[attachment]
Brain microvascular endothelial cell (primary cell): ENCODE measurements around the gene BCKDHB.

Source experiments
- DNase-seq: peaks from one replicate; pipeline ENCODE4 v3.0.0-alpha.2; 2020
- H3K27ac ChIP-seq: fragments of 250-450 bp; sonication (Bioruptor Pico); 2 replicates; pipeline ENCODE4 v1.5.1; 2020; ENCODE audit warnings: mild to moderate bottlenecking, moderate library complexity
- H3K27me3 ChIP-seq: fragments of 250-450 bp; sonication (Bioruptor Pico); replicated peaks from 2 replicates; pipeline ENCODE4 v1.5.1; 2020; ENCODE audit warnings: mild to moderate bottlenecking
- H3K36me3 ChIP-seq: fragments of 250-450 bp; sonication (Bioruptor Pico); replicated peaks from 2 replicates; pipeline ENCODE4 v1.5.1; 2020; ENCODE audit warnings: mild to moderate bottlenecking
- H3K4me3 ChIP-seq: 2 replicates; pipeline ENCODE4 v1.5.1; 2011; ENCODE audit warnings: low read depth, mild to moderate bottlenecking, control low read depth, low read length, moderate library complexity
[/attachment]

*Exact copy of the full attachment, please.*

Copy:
Brain microvascular endothelial cell (primary cell): ENCODE measurements around the gene BCKDHB.

Source experiments
- DNase-seq: peaks from one replicate; pipeline ENCODE4 v3.0.0-alpha.2; 2020
- H3K27ac ChIP-seq: fragments of 250-450 bp; sonication (Bioruptor Pico); 2 replicates; pipeline ENCODE4 v1.5.1; 2020; ENCODE audit warnings: mild to moderate bottlenecking, moderate library complexity
- H3K27me3 ChIP-seq: fragments of 250-450 bp; sonication (Bioruptor Pico); replicated peaks from 2 replicates; pipeline ENCODE4 v1.5.1; 2020; ENCODE audit warnings: mild to moderate bottlenecking
- H3K36me3 ChIP-seq: fragments of 250-450 bp; sonication (Bioruptor Pico); replicated peaks from 2 replicates; pipeline ENCODE4 v1.5.1; 2020; ENCODE audit warnings: mild to moderate bottlenecking
- H3K4me3 ChIP-seq: 2 replicates; pipeline ENCODE4 v1.5.1; 2011; ENCODE audit warnings: low read depth, mild to moderate bottlenecking, control low read depth, low read length, moderate library complexity